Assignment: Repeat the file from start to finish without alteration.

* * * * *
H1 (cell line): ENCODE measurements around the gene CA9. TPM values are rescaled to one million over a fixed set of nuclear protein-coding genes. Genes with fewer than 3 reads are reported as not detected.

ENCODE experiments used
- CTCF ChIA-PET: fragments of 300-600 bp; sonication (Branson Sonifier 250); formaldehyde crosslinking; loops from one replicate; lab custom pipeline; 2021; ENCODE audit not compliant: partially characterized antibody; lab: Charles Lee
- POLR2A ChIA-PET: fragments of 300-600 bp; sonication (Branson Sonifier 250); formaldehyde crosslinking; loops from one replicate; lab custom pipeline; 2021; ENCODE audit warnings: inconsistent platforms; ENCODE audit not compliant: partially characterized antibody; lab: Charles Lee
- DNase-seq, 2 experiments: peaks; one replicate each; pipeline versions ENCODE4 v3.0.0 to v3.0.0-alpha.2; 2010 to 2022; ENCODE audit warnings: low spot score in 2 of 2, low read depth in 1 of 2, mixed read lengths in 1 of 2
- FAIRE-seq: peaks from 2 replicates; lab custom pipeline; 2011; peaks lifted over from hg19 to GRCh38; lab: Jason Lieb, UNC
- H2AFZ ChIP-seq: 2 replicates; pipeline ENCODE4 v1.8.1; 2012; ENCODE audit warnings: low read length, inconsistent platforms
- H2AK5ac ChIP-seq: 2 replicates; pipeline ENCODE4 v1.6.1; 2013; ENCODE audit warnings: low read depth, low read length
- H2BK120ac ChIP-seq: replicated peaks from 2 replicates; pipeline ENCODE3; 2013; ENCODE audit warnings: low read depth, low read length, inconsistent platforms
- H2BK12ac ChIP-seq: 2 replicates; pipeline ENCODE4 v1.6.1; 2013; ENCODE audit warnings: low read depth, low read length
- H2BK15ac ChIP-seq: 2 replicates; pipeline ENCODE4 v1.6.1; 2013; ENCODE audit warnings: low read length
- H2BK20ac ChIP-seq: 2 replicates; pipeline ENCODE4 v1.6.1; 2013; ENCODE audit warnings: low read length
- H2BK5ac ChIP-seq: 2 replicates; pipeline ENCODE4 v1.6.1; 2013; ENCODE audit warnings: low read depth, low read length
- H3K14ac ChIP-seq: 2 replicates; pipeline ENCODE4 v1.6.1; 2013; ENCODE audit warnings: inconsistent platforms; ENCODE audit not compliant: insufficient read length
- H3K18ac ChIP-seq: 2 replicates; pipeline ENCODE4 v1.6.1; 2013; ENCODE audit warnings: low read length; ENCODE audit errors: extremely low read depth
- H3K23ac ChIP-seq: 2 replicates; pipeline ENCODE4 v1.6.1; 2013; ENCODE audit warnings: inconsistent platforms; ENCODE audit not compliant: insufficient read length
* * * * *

H1 (cell line): ENCODE measurements around the gene CA9. TPM values are rescaled to one million over a fixed set of nuclear protein-coding genes. Genes with fewer than 3 reads are reported as not detected.

ENCODE experiments used
- CTCF ChIA-PET: fragments of 300-600 bp; sonication (Branson Sonifier 250); formaldehyde crosslinking; loops from one replicate; lab custom pipeline; 2021; ENCODE audit not compliant: partially characterized antibody; lab: Charles Lee
- POLR2A ChIA-PET: fragments of 300-600 bp; sonication (Branson Sonifier 250); formaldehyde crosslinking; loops from one replicate; lab custom pipeline; 2021; ENCODE audit warnings: inconsistent platforms; ENCODE audit not compliant: partially characterized antibody; lab: Charles Lee
- DNase-seq, 2 experiments: peaks; one replicate each; pipeline versions ENCODE4 v3.0.0 to v3.0.0-alpha.2; 2010 to 2022; ENCODE audit warnings: low spot score in 2 of 2, low read depth in 1 of 2, mixed read lengths in 1 of 2
- FAIRE-seq: peaks from 2 replicates; lab custom pipeline; 2011; peaks lifted over from hg19 to GRCh38; lab: Jason Lieb, UNC
- H2AFZ ChIP-seq: 2 replicates; pipeline ENCODE4 v1.8.1; 2012; ENCODE audit warnings: low read length, inconsistent platforms
- H2AK5ac ChIP-seq: 2 replicates; pipeline ENCODE4 v1.6.1; 2013; ENCODE audit warnings: low read depth, low read length
- H2BK120ac ChIP-seq: replicated peaks from 2 replicates; pipeline ENCODE3; 2013; ENCODE audit warnings: low read depth, low read length, inconsistent platforms
- H2BK12ac ChIP-seq: 2 replicates; pipeline ENCODE4 v1.6.1; 2013; ENCODE audit warnings: low read depth, low read length
- H2BK15ac ChIP-seq: 2 replicates; pipeline ENCODE4 v1.6.1; 2013; ENCODE audit warnings: low read length
- H2BK20ac ChIP-seq: 2 replicates; pipeline ENCODE4 v1.6.1; 2013; ENCODE audit warnings: low read length
- H2BK5ac ChIP-seq: 2 replicates; pipeline ENCODE4 v1.6.1; 2013; ENCODE audit warnings: low read depth, low read length
- H3K14ac ChIP-seq: 2 replicates; pipeline ENCODE4 v1.6.1; 2013; ENCODE audit warnings: inconsistent platforms; ENCODE audit not compliant: insufficient read length
- H3K18ac ChIP-seq: 2 replicates; pipeline ENCODE4 v1.6.1; 2013; ENCODE audit warnings: low read length; ENCODE audit errors: extremely low read depth
- H3K23ac ChIP-seq: 2 replicates; pipeline ENCODE4 v1.6.1; 2013; ENCODE audit warnings: inconsistent platforms; ENCODE audit not compliant: insufficient read length